Feb 18, 2011

What We Like and What We Love

Last December my wife and I attended a performance of Irving Berlin’s “White Christmas,” the Broadway musical which inspired the well-known film of the same name from the 1950’s starring Bing Crosby and Danny Kay.  The show itself was enjoyable and the title song of course is a classic, but one thing I noticed was almost every character in the show was either in show business, used to be, or wanted to be.  I can remember a particular song performed by an adorable ten-year old girl as she sings her heart out about wanting to be a star and that got me thinking about things we like and things we love when it comes to our lot in life. 

Love it or hate it, celebrity culture loves to celebrate itself and often, many of us are willing participants and supporters.  Entertainers really are our modern-day Olympian gods, status deserved or not.  I say all this because I’ve felt the same thing growing up sometimes.  I’m sure a bunch of us have watched the Oscars and dreamed of being up there on the acceptance stage ourselves or had some ambition to make it in show business.  As they say though, what we love to do does not always pay the bills and my father had a really great piece of advice that I treasure to this day.  “You don’t have to love what you do for a living, but you should at least like it.”  That’s a mantra I’ve always tried to live by because let’s face it, we all need a day job and odds are it’s not in Hollywood or Broadway.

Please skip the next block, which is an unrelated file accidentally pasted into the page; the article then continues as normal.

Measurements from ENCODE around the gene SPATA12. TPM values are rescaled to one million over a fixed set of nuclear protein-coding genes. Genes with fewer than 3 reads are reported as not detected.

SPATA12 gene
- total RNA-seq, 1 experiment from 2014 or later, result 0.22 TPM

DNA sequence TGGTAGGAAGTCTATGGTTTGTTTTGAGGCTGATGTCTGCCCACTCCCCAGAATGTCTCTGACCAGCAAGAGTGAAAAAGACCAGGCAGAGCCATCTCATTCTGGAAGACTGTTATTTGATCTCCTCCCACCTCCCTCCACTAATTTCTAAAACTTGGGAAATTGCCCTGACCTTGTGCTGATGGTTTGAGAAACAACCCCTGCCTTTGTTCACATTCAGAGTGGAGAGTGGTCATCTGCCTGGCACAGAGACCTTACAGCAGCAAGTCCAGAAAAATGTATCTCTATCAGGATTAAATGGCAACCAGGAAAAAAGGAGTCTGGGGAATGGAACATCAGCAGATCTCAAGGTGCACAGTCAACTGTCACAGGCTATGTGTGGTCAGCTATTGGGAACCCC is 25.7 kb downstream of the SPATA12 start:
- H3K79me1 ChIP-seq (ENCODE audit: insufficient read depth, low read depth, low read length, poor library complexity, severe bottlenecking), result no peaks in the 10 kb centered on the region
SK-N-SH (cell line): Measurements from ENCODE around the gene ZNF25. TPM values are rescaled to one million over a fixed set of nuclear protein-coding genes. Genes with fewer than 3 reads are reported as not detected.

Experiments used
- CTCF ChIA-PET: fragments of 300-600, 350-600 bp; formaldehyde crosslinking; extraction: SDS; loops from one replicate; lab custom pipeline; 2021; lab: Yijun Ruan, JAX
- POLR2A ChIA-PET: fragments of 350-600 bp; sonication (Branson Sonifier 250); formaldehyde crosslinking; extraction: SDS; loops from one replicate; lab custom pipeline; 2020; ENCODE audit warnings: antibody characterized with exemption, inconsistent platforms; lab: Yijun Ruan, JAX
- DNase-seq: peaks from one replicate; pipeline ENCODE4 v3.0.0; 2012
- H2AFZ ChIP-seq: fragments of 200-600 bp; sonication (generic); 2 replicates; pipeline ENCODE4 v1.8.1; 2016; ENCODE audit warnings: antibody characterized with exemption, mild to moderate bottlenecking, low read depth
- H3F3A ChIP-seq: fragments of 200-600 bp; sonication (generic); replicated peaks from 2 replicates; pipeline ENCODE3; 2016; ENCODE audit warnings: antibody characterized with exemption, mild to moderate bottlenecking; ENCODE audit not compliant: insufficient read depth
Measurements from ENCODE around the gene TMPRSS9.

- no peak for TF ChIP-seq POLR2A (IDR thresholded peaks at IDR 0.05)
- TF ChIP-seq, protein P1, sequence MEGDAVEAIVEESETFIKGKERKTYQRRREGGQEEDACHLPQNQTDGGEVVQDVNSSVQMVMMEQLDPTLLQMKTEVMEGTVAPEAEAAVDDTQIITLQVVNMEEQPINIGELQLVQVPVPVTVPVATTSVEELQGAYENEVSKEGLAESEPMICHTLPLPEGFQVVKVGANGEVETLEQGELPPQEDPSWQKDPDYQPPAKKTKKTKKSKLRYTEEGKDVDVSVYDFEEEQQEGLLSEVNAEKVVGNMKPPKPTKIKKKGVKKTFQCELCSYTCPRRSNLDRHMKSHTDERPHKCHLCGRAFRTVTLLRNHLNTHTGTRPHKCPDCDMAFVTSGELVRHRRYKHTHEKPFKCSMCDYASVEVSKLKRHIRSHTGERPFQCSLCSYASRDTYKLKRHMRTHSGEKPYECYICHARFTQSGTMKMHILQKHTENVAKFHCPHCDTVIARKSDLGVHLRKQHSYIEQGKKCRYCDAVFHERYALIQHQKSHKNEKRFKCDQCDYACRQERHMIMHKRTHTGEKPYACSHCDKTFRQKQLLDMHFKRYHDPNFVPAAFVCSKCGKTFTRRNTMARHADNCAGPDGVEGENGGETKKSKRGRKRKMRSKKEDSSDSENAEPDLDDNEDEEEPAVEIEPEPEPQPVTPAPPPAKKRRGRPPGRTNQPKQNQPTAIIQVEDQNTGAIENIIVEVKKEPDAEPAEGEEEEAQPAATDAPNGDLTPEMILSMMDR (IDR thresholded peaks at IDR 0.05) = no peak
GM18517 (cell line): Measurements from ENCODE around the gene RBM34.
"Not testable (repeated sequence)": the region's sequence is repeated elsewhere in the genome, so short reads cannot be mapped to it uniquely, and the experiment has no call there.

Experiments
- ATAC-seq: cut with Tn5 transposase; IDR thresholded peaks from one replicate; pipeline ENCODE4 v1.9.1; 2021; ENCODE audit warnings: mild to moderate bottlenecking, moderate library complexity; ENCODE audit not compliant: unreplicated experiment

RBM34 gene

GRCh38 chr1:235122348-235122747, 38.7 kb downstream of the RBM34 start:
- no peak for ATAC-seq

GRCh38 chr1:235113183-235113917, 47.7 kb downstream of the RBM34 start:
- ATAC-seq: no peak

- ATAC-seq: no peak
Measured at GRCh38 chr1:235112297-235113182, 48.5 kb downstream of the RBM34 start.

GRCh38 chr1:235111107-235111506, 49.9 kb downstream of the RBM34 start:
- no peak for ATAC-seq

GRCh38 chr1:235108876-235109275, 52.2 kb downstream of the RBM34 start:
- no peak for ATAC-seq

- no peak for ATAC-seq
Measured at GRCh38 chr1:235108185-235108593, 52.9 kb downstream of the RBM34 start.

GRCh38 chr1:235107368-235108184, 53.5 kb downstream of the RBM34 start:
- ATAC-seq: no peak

Okay, I’ve stood on my soap box enough for one day and it’s time to put it away.  The reason I wrote all this is because I once entertained the idea of being a filmmaker in my younger years.  So much so that a few buddies and I created a couple amateur films and I mean amateur since we just had a camera and laptop for editing.  My friend, Andrew, tended to be the best actor so he always had the starring role whilst I would usually put the story together and did the directing and camerawork.  Of course, time passed, we grew up, and our filmmaker ambitions were relegated to the dustbin of history, but we still have the movies we made and they’re like a time capsule from our younger days.  I posted the following one to Google Video several years back and decided to now post it here for your enjoyment instead of letting it languish in obscurity.

In the end, I’ve still got a day job, but writing is my nighttime one and it’s very enjoyable because it depends on only me, myself and I without all the external challenges that come with making a film.  As Phil Hartman famously said while impersonating Frank Sinatra, “when you’re a one-man band nobody gets hurt.”

Anything with a ninja in it has to automatically be cool, right?  Well, not always, but we couldn’t help ourselves with making this one.